Georeferencing the footprint of natural disasters
The Emergency Events Database (EM-DAT) contains data about the occurrence and impact of natural and technological disasters that have taken place since 1900. The database supports humanitarian action at national and international levels, helps decision makers with disaster preparedness and provides an objective base for vulnerability assessments and priority setting.
Measuring disasters’ impact is as important as it is challenging and requires innovative thinking. In 2014, EMDAT launched an effort to enhance its contents by geocoding natural disasters from 2000 onwards; therefore, developing the potential for spatial data to support epidemiological analyses.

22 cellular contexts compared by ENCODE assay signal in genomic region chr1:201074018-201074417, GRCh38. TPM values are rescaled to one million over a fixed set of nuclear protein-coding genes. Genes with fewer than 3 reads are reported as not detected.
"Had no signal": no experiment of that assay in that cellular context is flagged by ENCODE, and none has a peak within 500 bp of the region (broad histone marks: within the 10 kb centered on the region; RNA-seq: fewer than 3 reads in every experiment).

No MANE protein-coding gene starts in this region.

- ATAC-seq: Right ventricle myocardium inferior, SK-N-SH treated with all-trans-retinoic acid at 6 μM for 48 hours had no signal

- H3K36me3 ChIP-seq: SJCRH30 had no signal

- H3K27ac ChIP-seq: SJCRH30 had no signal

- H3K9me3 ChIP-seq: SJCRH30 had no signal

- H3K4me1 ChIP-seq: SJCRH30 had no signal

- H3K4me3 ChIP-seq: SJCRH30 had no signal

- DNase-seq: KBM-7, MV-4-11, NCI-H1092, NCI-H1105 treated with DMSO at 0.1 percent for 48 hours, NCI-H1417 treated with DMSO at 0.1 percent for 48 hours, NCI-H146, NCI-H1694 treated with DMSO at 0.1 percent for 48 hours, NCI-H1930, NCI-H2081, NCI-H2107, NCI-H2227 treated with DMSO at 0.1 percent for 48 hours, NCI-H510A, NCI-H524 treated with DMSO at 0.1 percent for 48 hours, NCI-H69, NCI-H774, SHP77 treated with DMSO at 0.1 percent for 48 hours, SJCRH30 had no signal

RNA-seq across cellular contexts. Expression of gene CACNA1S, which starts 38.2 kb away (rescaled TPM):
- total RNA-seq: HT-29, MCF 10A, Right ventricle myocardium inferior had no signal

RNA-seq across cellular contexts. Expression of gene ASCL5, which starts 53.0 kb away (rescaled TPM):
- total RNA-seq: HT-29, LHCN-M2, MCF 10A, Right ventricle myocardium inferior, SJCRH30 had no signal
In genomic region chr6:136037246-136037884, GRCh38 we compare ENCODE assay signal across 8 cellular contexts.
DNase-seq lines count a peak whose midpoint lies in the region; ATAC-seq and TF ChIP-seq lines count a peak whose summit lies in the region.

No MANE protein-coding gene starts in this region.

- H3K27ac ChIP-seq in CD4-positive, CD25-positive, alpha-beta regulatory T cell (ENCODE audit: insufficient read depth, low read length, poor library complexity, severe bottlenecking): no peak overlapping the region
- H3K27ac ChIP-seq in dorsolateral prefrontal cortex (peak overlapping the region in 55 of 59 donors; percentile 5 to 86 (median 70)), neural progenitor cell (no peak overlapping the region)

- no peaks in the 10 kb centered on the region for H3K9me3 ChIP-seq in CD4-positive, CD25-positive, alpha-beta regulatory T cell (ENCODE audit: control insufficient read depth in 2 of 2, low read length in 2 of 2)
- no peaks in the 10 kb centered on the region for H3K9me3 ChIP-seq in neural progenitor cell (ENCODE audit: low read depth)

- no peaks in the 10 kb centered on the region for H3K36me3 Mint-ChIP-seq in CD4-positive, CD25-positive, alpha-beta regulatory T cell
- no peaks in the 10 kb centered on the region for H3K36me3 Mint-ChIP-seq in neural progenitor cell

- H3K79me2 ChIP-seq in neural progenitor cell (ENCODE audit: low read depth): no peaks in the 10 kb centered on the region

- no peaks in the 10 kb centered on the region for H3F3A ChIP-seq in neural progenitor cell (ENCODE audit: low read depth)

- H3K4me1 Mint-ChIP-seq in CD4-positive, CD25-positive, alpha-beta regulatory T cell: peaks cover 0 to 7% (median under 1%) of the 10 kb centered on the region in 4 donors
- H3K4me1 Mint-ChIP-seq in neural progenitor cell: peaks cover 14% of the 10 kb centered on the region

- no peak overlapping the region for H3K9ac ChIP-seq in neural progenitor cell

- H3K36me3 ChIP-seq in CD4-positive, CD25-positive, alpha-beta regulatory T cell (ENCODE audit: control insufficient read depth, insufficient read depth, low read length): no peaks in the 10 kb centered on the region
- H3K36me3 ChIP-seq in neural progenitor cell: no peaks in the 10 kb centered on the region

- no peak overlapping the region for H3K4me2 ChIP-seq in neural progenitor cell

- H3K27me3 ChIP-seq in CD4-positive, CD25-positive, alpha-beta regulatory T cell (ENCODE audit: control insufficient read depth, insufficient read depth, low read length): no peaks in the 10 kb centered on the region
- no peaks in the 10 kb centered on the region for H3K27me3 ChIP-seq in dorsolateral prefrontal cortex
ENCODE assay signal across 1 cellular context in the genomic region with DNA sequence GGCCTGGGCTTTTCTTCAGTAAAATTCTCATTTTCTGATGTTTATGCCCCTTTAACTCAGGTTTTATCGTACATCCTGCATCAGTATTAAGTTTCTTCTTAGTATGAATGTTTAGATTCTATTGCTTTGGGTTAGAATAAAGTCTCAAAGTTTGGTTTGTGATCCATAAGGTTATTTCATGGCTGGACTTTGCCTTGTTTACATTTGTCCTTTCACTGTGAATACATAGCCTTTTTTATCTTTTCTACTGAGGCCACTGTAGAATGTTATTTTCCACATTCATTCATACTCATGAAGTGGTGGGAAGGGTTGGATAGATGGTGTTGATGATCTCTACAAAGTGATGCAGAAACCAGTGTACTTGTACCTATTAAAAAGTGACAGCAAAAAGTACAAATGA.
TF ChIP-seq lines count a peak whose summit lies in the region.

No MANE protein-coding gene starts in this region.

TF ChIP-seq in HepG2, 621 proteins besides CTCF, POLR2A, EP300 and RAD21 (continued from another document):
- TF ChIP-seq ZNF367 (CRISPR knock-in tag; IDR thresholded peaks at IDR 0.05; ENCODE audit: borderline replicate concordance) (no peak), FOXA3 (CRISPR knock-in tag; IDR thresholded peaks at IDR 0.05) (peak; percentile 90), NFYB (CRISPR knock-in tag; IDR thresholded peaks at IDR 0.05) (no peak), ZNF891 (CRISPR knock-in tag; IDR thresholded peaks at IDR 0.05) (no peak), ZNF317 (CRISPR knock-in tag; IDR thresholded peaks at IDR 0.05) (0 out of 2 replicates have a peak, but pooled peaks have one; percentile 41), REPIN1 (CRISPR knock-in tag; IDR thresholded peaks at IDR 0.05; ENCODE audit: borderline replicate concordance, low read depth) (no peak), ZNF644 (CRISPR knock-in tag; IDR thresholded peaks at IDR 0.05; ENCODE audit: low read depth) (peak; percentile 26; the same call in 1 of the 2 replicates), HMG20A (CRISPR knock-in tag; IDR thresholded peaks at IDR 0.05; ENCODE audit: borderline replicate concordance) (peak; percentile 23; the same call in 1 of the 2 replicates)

The EM-DAT team has now georeferenced the main types of natural disasters including: earthquakes, volcanic activities, mass movements (dry), floods, landslides, storms, extreme temperatures, droughts and wildfires in the world from 2000 to 2015, adding up to over 5,900 disasters. Over that period, around 3.2 billion people were affected and 1.2 million deaths were reported, with the economic losses amounting to $2.06 trillion USD.